Guest Post: 5 Reasons Customer Engagement Should Happen Directly on Your Website

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You’ve decided to put your home up for sale. You’ve hired a realtor and she’s scheduled an open house for the coming weekend (paid search). Your listing is up on (content syndication). You’ve emailed friends and family, asking them to spread the word (email to the house list [pun intended]).

You cleaned and dusted and even got the kids to tidy up their playroom. You planted new flowers out front and have chocolate chip cookies baking in the oven. A stream of guests enters through the front door.

This makes you very happy. You invested countless hours fixing the house and building that extra bedroom. You can now rest comfortably knowing that it was a sound investment. But wait! Visitors to your open house want to chat with your “nosy neighbors,” to ask them what the neighborhood is like.

You see, the house is only for viewing. Conversations are “not supported here.” You and the neighbors will have to go elsewhere to converse.

Your Website is Your Home


It’s no wonder they call it your “homepage.” In the analogy (above), your home is your website. The visitors to your open house are sales prospects. Sales prospects wish to converse with your customers? Sure! Just visit the customer community (it resides on an island). I’ll give you directions on how to get there (this usually involves a few extra clicks and/or another tab in your browser).

Don’t let this happen to you! People visiting your site should have the opportunity to engage with you right then and there. Let’s consider five reasons customer engagement should happen directly on your website.

1)    You capture them in the moment.

In other words, “strike when it’s hot.” You’d never make open house visitors leave your home in order to ask questions to the realtor. If you did, most would leave, forget the question and never return. The result? A lost sale. Same goes for your website. The best time to engage with a visitor is while they’re actively engaged on your site. Managed to gain a visitor’s attention? Now, hold and sustain it.

2)    Your engagement data is consolidated.

You have a sign-in sheet for your open house. Since questions were not permitted during their visit, you’ll have to drive over to the realtor’s office to get the sheet with visitors’ questions. That’s two sets of data that you need to manage. When you engage with visitors directly on your website, you have a single set of data. This makes it far easier to understand your visitors’ (customers or prospects) needs. You can analyze their navigation through your site, along with interactions they had with others.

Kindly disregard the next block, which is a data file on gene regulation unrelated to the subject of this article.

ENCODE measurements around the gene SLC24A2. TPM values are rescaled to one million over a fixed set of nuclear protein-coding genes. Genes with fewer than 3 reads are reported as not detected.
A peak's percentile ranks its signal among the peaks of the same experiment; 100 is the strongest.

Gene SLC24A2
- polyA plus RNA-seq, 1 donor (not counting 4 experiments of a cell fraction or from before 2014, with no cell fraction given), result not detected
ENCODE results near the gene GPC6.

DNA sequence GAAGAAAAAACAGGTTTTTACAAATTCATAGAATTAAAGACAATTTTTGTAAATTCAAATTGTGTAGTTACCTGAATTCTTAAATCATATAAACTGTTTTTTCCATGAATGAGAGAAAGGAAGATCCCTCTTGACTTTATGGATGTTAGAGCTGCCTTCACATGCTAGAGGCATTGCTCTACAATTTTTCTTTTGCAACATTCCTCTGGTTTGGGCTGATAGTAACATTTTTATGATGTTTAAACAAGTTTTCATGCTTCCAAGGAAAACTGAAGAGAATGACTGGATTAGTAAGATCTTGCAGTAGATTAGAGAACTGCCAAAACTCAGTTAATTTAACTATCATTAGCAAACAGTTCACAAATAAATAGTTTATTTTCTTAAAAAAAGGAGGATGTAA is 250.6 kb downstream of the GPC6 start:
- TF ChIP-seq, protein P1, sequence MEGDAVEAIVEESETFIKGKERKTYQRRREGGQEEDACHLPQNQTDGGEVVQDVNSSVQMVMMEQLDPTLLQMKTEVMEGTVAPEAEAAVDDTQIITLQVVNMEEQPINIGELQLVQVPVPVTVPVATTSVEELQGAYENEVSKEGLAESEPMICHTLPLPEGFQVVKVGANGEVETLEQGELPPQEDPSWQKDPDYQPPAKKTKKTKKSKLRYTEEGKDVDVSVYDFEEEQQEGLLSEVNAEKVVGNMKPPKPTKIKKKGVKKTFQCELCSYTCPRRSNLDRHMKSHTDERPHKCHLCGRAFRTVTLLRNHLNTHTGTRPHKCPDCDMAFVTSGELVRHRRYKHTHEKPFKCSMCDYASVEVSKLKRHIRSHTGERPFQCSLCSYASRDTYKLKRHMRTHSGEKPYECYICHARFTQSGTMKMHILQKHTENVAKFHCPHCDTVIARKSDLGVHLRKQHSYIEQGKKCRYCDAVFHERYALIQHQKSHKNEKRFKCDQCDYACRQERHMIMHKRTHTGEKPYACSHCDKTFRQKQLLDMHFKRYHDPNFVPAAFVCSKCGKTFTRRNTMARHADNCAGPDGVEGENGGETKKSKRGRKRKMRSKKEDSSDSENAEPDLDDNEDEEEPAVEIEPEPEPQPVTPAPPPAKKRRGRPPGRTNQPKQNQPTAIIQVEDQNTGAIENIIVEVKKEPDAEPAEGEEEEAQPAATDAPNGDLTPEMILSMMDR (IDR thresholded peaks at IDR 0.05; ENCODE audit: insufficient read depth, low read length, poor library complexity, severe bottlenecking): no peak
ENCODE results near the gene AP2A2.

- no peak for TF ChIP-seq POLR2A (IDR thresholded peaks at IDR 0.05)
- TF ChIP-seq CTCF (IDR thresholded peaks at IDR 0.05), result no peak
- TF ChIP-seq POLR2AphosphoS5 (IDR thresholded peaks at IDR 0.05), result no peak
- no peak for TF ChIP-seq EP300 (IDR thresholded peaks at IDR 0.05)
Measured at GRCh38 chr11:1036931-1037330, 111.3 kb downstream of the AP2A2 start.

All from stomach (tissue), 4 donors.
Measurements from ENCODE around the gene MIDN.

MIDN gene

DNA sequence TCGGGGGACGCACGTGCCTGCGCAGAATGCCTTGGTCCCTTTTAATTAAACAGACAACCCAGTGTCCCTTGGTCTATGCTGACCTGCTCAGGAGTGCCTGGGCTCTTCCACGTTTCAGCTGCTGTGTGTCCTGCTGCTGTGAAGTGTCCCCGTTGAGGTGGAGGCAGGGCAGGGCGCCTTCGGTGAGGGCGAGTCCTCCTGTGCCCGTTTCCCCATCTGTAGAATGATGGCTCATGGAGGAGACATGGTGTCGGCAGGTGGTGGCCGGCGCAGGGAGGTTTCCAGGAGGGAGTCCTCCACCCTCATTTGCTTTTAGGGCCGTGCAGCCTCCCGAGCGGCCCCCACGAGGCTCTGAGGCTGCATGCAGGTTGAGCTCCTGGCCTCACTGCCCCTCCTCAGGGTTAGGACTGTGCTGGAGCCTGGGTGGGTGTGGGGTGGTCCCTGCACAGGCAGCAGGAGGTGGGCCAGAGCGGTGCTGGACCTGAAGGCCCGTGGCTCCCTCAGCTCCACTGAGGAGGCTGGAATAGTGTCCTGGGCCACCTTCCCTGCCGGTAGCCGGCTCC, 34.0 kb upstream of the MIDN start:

3)    You increase the likelihood of “high value actions.”

“High value actions” are those that create value to your organization: submitting a “contact me” form, downloading pricing information, requesting a free trial, registering for a webinar. Where do these high value actions take place? On your website, of course. If you take visitors “off” your website, they may never return. Your best chance of generating a high value action is during the current visit! Chances increase even further after visitors have a meaningful interaction on your site (e.g. finding an answer in a discussion thread). So keep them on your site, let them engage there and value will be created.

4)    You provide a single user experience.

Imagine trying to re-create the look and feel of your home in another venue. You’d find it very challenging to do. Similarly, you could spend a lot of time customizing an online community site to have the same look and feel of your website. But after all the time you spent, it’s just not the same. When you provide customer engagement on your site, it’s a single user experience. In addition, registered users have a single destination (your site), a single login and a single password. One user experience.

5)    You (nearly) guarantee that visitors find what they’re looking for.

It’s true: some websites are organized in such a way that it’s hard to find things. I don’t have an easy solution to that, which is why I wrote “nearly guarantee” (above). But consider this: what happens when visitors need to find a pricing sheet, FAQ or product documentation? If they’re “off” your site, they may never find it. If they’re already on your site, on the other hand, they will. Nearly guaranteed.


You spend a lot of time and energy to drive visitors to your website: SEO, paid search, blog posts, inbound links and more. Once visitors land on your page, you’re busy optimizing metrics such as time on site, time on page and pages viewed per visit. Your navigation is perfect and your content is optimized. So what do you do when your visitor is ready to engage with you? That’s right: make it happen, right then and there. Welcome home.

About the Author

Dennis is Director of Content Marketing at DNN (@DNNCorp), where he’s focused on product and content marketing. Dennis is a contributing author to the book “42 Rules of Product Marketing” and is a frequent contributor to the DNN blog. Feel free to reach out to Dennis via email, or find him on Twitter, @dshiao.








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